But when it was released in 1977, no one could know that, which is why it was called Star Wars and not Episode IV.  George Lucas had a tough enough time getting a studio to buy his project.  He also had a lot of story that he didn't use, cutting his script down to what he considered (correctly, I would say) the most entertaining stuff.

But Lucas, years later, would claim he knew what was coming, and that's simply wrong.  The big surprise is that Darth Vader is Luke's father and Leia is his sister.  This doesn't make sense based on the first film.  It just worked out that way once Lucas realized he was doing a sequel.

Let's look in particular at Leia.  Even ignoring all the creepy stuff--she and Luke kiss and generate a bit of heat, something Lucas wouldn't have considered if he thought they were siblings.  But even before they meet, you've got the hero's quest at the center of the film.

Luke starts out as farm boy working on a rock of a planet, wishing for something bigger.  He sees the projected image of a magical princess, and that sets his mind ablaze.  This is the hero's quest.  He's got to find her, and be with her.

Don't get me wrong, there are a number of reasons Luke must go on his quest.  His mentor Obi-Wan Kenobi* needs to train someone as a replacement.  His aunt and uncle, who look out for him, are killed (Star Wars, remembered as a kid's film, is surprisingly harsh in places) so he needs to move on.  And his friends are already fighting with the rebels, so he wants to join anyway.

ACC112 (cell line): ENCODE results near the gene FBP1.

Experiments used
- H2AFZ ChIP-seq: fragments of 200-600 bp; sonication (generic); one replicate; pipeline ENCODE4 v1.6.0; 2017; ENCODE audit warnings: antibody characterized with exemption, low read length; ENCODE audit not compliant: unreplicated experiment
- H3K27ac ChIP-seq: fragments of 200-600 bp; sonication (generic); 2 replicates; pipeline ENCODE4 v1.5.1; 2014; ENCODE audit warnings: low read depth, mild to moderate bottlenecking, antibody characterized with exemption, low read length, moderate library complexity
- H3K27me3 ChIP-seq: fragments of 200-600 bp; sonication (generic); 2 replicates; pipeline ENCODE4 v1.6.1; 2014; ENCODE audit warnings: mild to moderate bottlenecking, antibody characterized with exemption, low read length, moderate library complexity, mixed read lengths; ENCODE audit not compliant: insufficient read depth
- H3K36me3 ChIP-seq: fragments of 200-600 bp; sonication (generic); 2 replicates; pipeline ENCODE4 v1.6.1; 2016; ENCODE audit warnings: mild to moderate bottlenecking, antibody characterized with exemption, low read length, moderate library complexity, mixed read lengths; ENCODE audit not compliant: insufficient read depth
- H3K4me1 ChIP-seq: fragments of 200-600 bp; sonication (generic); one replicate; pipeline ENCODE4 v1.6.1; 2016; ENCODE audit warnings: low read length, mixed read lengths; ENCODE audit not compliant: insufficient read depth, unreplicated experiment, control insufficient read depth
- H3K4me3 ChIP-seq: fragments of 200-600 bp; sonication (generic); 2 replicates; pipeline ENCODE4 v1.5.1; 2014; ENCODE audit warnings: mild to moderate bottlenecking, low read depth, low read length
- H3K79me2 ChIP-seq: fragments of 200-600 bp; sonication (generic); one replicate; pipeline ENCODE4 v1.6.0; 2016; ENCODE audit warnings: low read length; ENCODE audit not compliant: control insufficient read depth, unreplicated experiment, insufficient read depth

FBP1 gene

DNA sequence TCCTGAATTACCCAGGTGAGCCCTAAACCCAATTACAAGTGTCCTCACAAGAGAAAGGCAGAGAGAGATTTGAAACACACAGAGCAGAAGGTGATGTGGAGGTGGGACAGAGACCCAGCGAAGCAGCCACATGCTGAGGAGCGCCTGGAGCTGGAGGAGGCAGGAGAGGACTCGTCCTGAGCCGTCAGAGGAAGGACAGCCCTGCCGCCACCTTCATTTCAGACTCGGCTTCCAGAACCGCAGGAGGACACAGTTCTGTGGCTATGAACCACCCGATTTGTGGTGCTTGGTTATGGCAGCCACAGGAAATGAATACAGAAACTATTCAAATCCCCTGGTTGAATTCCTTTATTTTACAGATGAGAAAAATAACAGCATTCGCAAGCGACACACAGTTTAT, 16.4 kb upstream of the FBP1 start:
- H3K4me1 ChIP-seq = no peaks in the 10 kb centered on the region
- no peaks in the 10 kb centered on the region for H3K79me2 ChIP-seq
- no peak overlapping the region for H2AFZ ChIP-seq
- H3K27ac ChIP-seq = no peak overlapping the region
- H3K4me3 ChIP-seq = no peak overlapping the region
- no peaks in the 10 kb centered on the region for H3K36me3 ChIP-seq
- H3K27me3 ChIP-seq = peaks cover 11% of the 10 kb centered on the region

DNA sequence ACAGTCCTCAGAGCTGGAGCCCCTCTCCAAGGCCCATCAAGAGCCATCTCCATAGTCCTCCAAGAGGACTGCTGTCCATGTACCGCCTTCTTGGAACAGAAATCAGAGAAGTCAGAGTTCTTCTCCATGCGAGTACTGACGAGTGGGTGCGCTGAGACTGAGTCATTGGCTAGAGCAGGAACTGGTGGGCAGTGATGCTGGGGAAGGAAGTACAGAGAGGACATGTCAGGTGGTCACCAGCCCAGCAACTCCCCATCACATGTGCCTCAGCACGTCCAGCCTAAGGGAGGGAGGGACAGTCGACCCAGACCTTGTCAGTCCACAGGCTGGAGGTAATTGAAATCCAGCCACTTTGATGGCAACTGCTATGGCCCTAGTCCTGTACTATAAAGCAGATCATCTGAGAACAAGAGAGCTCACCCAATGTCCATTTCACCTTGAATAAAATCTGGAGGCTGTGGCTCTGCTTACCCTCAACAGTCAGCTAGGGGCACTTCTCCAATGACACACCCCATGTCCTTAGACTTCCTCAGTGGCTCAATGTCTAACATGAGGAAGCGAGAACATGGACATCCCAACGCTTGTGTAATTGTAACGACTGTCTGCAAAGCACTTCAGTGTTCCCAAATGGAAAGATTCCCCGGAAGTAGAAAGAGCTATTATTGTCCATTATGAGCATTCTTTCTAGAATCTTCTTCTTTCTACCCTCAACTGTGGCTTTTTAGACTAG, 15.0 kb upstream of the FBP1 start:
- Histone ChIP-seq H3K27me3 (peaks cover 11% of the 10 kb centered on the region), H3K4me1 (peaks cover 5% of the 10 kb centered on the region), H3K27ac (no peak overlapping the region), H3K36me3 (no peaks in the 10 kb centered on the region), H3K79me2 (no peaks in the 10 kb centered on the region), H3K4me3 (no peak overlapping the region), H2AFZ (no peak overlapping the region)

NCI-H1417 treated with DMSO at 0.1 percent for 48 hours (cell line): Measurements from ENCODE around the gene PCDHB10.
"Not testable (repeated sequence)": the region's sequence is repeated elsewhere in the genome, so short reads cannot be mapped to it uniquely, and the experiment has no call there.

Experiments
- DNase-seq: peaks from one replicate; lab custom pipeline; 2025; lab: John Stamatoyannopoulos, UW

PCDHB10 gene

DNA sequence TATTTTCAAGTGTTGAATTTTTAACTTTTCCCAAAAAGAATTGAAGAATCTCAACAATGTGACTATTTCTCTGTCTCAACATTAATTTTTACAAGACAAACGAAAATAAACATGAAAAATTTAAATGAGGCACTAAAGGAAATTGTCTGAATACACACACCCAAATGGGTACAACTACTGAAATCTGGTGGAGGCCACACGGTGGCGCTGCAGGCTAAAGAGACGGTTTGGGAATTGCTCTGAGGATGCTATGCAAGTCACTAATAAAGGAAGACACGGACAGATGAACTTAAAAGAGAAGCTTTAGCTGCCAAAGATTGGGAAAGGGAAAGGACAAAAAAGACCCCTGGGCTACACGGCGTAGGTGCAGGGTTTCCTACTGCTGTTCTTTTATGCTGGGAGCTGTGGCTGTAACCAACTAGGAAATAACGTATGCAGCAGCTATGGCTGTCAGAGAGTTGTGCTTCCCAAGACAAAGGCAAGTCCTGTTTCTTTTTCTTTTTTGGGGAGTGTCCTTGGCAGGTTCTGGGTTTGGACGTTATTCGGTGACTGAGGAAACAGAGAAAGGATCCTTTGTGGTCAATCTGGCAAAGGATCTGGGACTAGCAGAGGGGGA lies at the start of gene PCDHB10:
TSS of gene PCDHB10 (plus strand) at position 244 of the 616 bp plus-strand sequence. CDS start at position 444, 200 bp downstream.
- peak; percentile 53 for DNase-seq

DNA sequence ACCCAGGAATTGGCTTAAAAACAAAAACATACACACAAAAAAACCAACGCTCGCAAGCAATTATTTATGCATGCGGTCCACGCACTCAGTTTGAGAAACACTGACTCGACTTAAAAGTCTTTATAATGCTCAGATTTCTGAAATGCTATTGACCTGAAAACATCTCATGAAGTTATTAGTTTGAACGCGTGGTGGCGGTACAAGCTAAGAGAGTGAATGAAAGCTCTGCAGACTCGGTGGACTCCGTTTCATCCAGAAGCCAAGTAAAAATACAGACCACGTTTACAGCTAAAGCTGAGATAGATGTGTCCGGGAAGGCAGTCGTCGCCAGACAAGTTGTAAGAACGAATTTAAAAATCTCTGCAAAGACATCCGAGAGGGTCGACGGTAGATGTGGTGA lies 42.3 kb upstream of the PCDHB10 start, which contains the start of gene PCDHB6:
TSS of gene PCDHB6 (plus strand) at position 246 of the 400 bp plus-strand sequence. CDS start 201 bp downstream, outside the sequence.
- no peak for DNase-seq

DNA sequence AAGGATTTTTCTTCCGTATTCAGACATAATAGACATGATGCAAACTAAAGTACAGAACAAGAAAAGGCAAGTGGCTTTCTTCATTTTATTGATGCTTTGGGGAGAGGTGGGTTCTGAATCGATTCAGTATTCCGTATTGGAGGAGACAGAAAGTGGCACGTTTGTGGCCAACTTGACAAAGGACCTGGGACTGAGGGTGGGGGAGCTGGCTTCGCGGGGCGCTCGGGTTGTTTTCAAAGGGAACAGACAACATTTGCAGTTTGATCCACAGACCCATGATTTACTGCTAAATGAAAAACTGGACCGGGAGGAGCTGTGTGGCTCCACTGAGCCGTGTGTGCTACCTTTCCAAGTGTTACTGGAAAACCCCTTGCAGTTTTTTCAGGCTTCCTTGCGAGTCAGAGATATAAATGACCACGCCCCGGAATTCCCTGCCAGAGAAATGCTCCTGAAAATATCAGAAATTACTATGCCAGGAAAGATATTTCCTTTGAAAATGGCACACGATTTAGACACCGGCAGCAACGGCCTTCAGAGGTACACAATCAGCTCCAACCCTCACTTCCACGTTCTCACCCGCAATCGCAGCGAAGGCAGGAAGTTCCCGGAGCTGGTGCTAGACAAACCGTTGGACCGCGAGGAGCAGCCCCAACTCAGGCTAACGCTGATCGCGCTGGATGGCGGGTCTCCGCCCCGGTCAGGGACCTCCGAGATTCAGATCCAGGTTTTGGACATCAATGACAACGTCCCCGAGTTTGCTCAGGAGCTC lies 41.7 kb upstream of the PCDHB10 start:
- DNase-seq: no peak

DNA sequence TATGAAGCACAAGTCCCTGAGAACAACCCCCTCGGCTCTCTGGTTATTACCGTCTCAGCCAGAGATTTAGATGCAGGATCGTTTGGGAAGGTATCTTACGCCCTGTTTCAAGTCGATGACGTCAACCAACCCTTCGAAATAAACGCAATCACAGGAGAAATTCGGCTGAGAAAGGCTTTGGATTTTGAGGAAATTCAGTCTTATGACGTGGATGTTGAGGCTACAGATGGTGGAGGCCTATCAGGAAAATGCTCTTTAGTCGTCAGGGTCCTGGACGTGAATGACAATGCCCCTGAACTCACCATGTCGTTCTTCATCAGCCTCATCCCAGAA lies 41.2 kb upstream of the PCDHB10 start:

But, beneath it all, is that lust--not just for excitement and power, but for a beautiful, mysterious woman who seems beyond his grasp.  He's not going to cross the galaxy just to say "Hi, sis."

*I'm not the first to point this out: based on retrofitting from the other films, Obi-Wan is hiding out on Tatooine to watch over Luke.  He's one of the last Jedi, and the Empire would hunt him down if they knew he was still around.  So he changes his name from Obi-Wan Kenobi to Ben Kenobi.  Yeah, that'll fool them--just being one name away in the phonebook is the perfect disguise.

Friday, August 23, 2019


Let me recommend The Skeptic's Guide To The Universe, a book by Dr. Steven Novella, a neurologist from Yale, as well as several contributors. It's based on Novella's podcast.

Much of the book is taken up with core concepts of basic skepticism--reasons why people often fool themselves.  There are the facts of psychology (which the doctor should know), logical fallacies and biases, pseudoscience and historical tales of frauds and errors.

This is the best part of the book and should be required reading in schools.  Humans simply don't think logically and, while that will never stop, they should at least be aware of why they make these mistakes.  There's confirmation bias, cherry picking, straw man arguments, appeal to authority and so many other ways to go wrong.  Being aware of these problems will not prevent you from going wrong, but at least you might be a little more humble about your beliefs.

The rest of the book includes specific adventures in skepticism that the authors have been through, some worst-case scenarios to flow out of ignorance, problems with the media and how to try to change yourself as well as the world.

The book is 473 pages. Human folly is limitless, but The Skeptic's Guide To The Universe is a good start in the fight.

Thursday, August 22, 2019

Fun With Fosse

I just read Big Deal*, Kevin Winkler's volume about Bob Fosse.  You might think after Sam Wasson's 2013 biography, we don't need another book on Fosse.  But Winkler concentrates more on the work, and walks us through all those dances.  Winkler, an archivist and library administrator, was once a dancer and was even coached by Fosse himself, so he knows his stuff.  I personally don't know a pas de deux from a port de bras, but Winkler's book brought Fosse's choreography back to life.